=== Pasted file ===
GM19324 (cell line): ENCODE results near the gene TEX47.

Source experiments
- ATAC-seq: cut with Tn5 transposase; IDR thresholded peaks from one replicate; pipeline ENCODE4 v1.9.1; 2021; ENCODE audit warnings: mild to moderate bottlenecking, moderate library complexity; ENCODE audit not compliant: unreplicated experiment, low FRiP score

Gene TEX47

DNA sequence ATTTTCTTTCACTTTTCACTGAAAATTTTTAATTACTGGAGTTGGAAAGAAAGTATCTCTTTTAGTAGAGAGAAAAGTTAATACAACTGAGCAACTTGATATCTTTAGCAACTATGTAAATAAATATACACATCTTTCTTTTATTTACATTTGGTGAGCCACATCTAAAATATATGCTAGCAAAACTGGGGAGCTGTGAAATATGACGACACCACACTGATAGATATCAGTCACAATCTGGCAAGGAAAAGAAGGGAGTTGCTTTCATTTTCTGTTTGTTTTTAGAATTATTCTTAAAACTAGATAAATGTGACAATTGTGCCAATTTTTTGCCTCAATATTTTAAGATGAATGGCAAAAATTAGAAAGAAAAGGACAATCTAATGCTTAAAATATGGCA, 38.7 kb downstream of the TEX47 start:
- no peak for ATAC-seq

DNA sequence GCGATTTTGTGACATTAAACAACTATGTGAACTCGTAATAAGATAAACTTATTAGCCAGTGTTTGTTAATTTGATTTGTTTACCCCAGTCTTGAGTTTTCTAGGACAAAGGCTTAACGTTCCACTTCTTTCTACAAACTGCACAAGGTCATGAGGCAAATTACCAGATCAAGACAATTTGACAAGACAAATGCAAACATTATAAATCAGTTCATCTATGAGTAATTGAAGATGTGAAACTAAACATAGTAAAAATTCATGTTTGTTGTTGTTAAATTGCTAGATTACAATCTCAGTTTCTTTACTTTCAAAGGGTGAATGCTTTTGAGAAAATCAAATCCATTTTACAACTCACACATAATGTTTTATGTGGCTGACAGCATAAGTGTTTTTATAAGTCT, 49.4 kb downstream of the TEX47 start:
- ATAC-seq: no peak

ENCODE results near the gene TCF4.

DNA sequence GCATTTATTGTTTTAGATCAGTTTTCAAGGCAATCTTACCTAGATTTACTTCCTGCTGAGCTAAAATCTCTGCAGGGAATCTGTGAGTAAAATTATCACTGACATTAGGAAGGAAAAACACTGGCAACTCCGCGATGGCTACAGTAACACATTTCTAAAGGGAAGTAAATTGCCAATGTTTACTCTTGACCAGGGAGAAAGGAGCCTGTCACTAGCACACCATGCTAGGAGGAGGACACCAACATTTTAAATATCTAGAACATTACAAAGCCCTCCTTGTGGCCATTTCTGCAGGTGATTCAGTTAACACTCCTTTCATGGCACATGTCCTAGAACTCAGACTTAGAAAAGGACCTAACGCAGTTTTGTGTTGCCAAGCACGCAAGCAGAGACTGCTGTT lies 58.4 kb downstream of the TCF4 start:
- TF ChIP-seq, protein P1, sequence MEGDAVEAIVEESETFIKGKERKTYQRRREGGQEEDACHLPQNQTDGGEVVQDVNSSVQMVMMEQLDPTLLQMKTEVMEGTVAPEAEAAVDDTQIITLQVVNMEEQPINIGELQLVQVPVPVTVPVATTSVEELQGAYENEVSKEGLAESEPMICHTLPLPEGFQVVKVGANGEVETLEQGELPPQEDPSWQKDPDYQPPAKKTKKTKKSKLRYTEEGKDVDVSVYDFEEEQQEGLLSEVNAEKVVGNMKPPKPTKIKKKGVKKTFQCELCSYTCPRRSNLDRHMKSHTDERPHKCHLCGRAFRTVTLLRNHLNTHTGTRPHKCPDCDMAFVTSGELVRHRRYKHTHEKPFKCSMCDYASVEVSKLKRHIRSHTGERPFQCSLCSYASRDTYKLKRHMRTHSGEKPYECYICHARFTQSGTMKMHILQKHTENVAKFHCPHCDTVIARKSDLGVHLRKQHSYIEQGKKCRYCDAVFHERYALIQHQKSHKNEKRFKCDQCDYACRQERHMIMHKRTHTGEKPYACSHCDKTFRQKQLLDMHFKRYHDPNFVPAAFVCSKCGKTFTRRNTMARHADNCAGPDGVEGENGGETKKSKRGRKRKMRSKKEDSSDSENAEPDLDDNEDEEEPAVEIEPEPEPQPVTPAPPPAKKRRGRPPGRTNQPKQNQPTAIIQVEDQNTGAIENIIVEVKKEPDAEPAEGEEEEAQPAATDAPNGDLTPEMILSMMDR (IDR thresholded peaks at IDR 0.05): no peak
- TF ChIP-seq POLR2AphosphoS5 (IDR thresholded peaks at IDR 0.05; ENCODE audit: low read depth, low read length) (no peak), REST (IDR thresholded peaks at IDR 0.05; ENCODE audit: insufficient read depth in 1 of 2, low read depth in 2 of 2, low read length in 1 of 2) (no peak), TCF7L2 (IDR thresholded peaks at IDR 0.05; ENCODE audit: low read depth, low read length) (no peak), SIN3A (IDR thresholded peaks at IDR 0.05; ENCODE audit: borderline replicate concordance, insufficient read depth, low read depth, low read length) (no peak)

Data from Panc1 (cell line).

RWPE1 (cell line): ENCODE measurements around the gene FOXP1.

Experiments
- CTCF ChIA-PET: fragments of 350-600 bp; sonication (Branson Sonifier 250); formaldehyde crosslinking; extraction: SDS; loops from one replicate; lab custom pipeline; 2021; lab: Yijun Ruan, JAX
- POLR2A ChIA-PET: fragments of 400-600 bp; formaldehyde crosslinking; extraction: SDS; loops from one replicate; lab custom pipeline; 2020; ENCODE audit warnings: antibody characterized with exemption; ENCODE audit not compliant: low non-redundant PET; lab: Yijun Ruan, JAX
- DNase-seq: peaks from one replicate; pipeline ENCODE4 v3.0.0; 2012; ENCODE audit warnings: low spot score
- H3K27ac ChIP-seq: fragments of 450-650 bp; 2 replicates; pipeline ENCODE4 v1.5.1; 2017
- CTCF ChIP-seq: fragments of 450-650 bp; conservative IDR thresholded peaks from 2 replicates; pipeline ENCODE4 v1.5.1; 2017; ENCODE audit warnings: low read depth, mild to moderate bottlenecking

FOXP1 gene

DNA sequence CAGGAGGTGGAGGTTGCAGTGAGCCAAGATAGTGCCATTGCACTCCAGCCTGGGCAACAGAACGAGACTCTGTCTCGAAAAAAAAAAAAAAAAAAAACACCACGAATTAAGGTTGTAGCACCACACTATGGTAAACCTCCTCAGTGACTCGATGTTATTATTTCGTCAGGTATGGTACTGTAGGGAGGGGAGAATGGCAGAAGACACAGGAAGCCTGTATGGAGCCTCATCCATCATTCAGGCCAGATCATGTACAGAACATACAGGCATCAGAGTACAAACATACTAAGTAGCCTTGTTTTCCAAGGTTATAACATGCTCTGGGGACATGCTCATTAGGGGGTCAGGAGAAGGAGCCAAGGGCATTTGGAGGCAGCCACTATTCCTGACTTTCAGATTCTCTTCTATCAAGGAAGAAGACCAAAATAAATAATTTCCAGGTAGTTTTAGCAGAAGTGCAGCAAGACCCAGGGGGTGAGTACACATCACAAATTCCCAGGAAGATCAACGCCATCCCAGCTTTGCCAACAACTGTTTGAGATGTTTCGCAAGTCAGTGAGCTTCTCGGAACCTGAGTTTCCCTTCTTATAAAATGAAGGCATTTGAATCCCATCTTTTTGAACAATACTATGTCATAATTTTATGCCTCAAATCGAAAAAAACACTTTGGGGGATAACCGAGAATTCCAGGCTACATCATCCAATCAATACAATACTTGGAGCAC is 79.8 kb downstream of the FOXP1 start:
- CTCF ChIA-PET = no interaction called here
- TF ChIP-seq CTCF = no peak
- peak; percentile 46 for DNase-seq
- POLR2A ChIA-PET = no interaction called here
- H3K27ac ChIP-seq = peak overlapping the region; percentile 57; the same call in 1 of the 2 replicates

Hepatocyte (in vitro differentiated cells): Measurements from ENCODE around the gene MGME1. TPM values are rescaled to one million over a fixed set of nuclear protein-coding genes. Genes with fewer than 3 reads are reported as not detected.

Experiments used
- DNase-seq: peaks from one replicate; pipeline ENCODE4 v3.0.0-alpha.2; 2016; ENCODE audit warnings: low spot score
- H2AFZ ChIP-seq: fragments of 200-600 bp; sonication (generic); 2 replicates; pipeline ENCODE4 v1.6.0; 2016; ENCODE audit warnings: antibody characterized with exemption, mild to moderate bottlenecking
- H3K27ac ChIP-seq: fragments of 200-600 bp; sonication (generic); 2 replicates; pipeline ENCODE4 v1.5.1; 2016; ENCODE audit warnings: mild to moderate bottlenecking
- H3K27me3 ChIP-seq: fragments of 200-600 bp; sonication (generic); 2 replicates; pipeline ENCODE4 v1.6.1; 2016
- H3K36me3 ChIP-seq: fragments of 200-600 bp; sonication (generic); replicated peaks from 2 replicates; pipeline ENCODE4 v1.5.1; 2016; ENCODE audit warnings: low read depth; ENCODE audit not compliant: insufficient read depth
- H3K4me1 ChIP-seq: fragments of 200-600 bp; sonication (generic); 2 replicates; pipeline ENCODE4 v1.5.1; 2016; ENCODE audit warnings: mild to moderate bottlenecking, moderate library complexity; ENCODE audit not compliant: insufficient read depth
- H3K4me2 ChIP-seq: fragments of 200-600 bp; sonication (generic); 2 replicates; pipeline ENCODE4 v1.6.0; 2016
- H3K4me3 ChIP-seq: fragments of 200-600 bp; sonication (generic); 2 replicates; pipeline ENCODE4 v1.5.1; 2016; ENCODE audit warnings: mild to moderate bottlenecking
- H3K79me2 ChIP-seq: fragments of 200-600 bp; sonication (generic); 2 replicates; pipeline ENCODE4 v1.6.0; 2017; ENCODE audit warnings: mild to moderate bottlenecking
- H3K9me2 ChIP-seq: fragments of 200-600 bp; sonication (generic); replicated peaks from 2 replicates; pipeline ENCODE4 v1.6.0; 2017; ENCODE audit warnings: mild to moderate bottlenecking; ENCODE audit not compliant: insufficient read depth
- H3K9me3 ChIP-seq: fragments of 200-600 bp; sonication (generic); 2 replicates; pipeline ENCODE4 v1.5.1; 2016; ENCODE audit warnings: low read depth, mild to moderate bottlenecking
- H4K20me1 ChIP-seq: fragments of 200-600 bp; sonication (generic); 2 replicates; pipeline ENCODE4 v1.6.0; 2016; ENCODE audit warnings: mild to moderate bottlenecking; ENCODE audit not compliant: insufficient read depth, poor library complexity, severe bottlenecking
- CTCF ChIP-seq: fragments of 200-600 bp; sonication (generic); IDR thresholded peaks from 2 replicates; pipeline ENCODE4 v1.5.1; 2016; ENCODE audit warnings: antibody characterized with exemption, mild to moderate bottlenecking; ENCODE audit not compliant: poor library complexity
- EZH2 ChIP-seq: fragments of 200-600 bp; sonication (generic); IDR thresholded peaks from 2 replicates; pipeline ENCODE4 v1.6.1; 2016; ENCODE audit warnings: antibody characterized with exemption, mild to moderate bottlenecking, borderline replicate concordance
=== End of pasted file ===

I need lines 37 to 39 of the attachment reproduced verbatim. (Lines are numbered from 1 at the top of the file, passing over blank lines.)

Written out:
- H3K4me3 ChIP-seq: fragments of 200-600 bp; sonication (generic); 2 replicates; pipeline ENCODE4 v1.5.1; 2016; ENCODE audit warnings: mild to moderate bottlenecking
- H3K79me2 ChIP-seq: fragments of 200-600 bp; sonication (generic); 2 replicates; pipeline ENCODE4 v1.6.0; 2017; ENCODE audit warnings: mild to moderate bottlenecking
- H3K9me2 ChIP-seq: fragments of 200-600 bp; sonication (generic); replicated peaks from 2 replicates; pipeline ENCODE4 v1.6.0; 2017; ENCODE audit warnings: mild to moderate bottlenecking; ENCODE audit not compliant: insufficient read depth